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If your doctor has informed you that your pregnancy is high risk, relax — it’s not the end of the world.
High risk doesn’t always mean life-threatening. And it is certainly not a term that should elicit feelings of fear and doom.
It’s merely a classification that many healthcare providers use to indicate pregnancies where there is a greater chance of a health problem occurring. Labeling a pregnancy as high risk helps you and baby get the special attention you need to ensure the best outcome.
The conditions listed below put you and your baby at a higher risk for problems, such as slowed growth for the baby, preterm labor, preeclampsia, and problems with the placenta. But it’s important to remember that being at high risk doesn’t mean that you or your baby will have problems. Source
High Risk Pregnancy Factors
Some common health conditions that may put you in the high risk pregnancy category include:
- Diabetes (Type 1, Type 2, or gestational diabetes)
- High blood pressure
- Age (over the age of 35)
- Kidney disease
- History of preterm labor
There are also a few other reasons why a woman may experience a high-risk pregnancy.
Here’s a complete list of high risk pregnancy complications.
How To Get Through A High Risk Pregnancy With Ease
Although you may not have much control over your diagnosis, following your doctor’s orders can have a positive impact on your pregnancy.
Here are some things you can do to keep your sanity and improve your mood during a high risk pregnancy:
#1 – Talk To Someone
You don’t have to necessarily talk to a psychiatrist or a counselor, but you should talk to someone.
Make sure the person you elect is someone who cares and is a good listener. You should be able to confide in that person without any worries.
It’s important to release the stress you’re feeling, because stress itself causes pregnancy risks.
#2 – Get A Hobby
Pregnancy can be a trying time for some women — especially if there are activity restrictions or bed rest orders.
Depending on the severity of your restrictions, you may not be able to do the things you normally would to keep yourself busy. But that doesn’t mean you can’t still keep yourself occupied:
- Write a book or some fanfiction
- Read books
- Catch up on your favorite TV shows
- Learn a new skill
#3 – Focus On Baby Prep
No matter how far along you are in your pregnancy, it’s never too soon to start preparing for your baby’s arrival.
Go online if you can’t get to a store, and start looking for items that your baby will need.
Research the latest trends and ideas — to get some inspiration on how to design or decorate the nursery and your living space with the new baby.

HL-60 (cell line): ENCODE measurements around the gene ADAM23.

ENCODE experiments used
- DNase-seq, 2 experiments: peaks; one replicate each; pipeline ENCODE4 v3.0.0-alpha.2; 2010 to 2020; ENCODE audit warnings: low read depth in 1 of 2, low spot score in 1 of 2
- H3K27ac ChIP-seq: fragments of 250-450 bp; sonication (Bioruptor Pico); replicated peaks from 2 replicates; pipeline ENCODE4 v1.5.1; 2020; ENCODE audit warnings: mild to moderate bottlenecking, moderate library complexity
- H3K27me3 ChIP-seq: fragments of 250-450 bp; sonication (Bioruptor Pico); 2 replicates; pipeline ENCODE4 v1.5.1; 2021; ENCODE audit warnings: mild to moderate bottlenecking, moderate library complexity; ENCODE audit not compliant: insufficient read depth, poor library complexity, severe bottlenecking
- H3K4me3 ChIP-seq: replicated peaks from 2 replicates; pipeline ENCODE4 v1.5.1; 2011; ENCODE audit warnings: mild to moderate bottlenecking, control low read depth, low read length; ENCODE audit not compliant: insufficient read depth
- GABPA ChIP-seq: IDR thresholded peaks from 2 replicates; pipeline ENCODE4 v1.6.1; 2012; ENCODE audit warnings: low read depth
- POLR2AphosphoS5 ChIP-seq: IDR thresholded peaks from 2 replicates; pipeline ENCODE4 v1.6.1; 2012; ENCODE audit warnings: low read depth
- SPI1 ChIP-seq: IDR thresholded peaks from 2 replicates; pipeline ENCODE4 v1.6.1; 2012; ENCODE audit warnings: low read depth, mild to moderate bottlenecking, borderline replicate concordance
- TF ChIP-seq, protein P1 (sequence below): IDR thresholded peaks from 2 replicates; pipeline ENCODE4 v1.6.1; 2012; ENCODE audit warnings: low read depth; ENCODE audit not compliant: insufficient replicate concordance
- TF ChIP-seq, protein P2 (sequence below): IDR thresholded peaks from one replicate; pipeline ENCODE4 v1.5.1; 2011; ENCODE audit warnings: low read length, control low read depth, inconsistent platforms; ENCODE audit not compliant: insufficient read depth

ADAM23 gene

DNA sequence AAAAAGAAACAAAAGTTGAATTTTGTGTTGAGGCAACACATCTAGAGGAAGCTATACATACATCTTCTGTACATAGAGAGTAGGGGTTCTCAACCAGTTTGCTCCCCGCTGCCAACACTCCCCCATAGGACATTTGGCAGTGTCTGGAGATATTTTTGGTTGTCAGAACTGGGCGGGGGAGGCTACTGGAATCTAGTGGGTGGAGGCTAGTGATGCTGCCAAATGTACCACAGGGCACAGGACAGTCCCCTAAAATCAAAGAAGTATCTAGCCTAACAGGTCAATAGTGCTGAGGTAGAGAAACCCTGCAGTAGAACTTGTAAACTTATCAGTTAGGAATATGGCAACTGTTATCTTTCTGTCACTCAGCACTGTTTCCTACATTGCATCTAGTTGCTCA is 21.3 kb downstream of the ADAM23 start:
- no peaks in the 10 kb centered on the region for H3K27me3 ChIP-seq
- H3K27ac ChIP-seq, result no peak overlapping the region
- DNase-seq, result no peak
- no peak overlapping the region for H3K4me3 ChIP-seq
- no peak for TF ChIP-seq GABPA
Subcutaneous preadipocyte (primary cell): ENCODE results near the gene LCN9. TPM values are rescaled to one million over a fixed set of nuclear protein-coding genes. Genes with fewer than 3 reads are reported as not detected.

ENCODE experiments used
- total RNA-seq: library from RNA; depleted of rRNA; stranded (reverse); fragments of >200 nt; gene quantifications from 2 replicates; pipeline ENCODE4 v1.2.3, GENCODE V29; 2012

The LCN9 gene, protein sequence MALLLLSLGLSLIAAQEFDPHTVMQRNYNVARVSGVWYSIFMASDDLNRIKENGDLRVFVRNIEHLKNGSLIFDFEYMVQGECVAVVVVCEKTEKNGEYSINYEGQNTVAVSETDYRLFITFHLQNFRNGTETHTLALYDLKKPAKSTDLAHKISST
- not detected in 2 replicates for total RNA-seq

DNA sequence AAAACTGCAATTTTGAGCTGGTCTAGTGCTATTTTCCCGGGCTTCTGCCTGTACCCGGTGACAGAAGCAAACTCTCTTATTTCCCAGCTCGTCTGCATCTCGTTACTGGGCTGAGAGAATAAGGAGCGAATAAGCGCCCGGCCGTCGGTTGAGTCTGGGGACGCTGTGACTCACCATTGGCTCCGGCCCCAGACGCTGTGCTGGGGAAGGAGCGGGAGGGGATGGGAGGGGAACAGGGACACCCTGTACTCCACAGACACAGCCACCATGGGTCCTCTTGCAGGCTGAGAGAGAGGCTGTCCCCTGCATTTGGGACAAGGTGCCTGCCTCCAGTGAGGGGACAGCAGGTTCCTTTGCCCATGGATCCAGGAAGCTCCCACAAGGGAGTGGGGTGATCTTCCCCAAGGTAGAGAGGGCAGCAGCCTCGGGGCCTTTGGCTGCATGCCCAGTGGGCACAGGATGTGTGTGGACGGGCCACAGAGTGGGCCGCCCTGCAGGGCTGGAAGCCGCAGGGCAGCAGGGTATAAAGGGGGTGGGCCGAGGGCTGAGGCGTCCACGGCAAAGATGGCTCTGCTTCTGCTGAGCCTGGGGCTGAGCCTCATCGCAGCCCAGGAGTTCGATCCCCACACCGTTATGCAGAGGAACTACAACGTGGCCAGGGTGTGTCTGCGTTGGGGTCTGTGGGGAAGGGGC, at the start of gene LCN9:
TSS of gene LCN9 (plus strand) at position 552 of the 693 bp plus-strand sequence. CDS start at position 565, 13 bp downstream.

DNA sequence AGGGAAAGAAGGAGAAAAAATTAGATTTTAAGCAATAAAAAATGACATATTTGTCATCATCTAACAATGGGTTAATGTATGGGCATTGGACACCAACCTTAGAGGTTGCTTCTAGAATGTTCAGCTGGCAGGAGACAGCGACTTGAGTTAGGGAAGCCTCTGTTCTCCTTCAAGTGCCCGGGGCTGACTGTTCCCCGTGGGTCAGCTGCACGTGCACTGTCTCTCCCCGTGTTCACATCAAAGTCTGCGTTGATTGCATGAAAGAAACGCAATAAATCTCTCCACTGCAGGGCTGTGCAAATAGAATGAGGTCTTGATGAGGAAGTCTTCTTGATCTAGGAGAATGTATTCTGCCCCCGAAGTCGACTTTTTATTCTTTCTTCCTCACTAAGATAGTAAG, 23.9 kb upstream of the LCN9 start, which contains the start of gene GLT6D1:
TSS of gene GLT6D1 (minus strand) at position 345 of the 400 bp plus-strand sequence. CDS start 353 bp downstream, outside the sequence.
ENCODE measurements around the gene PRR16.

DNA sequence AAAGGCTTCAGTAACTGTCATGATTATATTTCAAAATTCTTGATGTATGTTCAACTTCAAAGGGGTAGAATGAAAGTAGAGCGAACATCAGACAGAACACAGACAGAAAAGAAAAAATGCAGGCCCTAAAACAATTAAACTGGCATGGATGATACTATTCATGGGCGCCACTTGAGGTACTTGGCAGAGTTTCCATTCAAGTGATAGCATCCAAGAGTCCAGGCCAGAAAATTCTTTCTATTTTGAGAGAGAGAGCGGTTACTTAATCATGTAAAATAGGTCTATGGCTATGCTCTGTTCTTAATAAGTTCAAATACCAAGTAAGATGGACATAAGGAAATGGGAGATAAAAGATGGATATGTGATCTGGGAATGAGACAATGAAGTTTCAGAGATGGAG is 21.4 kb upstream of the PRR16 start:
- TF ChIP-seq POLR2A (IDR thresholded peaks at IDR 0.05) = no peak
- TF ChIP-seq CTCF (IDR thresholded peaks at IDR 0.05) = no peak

There are so many things that need to be in order before baby arrives. Start taking care of them now and you’ll stay busy right up until you deliver!
#4 – Get Your Other Kids Ready
If you have other children, then you need to pay attention to their feelings about your pregnancy and the new baby.
Depending on your kids’ ages, this may or may not be an easy thing:
- Many older children tend to be understanding and receptive towards the idea of having a younger sibling — but not all are.
- Many younger children tend to be on the fence or scared about the situation — while others are excited.
No matter the ages of your children, make an extra effort to let them know how much you love them, that you are not replacing them, and that you are very happy with them… as individuals.
Even though these may seem like things your children should already know, you have to remember that you’re not the only one who is going to experience feelings — both good and bad — about the new arrival.
A new baby affects everyone in the family, especially the children.
Here’s a great list to help you prepare kids ages 1 through 5 differently, based on their age.
My Own Experience…
When I was expecting my second child, my oldest was angry. (She is 12 years older than my middle child.) Initially, I thought she was happy — like I was. But at some point, I realized she wasn’t. I guess after being the only child for 12 years, her reaction was to be expected. It took a lot of effort to get her onboard and happy with our new arrival at the time. Fortunately, once my second child was born, you could never tell that my oldest was originally not happy about the situation.
During my last pregnancy, my toddler and my oldest were ecstatic. My oldest became my shadow, and my toddler would ask me daily if the baby was done. They were so eager for their younger sibling to be born — it nearly drove me crazy.
Remember, having a high risk pregnancy doesn’t necessarily mean anything bad is going to happen. Both you and your baby may not have any health problems at all! So just keep yourself busy and happy and let your healthcare providers do their part.
More High Risk Pregnancy Factors & Complications
In addition to the links I’ve included above, here are some other resources to help you get through your high risk pregnancy:
- 8 Things I Wish I Knew Before My High Risk Pregnancy
- High Risk Pregnancy: Know What To Expect
- 5 Things I Wish I’d Know Before Choosing A High Risk OB-GYN
- 4 Common High Risk Pregnancy Complications
- High Risk Pregnancy FAQ
- 5 Advantages Of A High Risk Pregnancy
I’m a stay-at-home mom and writer. Having experienced the joys and discomforts of pregnancy 3 times, I have a lot of advice to offer expecting mothers. I’m committed to providing new moms with an in-depth and honest view on pregnancy, so you’ll have a better idea of what to expect and a good feel for what pregnancy is really like.